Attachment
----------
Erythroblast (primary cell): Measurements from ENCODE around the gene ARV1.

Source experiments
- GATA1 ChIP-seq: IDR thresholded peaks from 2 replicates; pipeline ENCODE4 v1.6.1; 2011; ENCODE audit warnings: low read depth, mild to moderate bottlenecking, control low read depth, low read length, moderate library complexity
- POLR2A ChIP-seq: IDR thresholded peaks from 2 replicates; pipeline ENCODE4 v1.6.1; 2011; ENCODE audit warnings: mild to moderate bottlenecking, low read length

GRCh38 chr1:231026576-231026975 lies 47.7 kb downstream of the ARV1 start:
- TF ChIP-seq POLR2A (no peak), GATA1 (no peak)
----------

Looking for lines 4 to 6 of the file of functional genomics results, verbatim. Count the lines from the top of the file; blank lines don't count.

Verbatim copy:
- POLR2A ChIP-seq: IDR thresholded peaks from 2 replicates; pipeline ENCODE4 v1.6.1; 2011; ENCODE audit warnings: mild to moderate bottlenecking, low read length

GRCh38 chr1:231026576-231026975 lies 47.7 kb downstream of the ARV1 start:
- TF ChIP-seq POLR2A (no peak), GATA1 (no peak)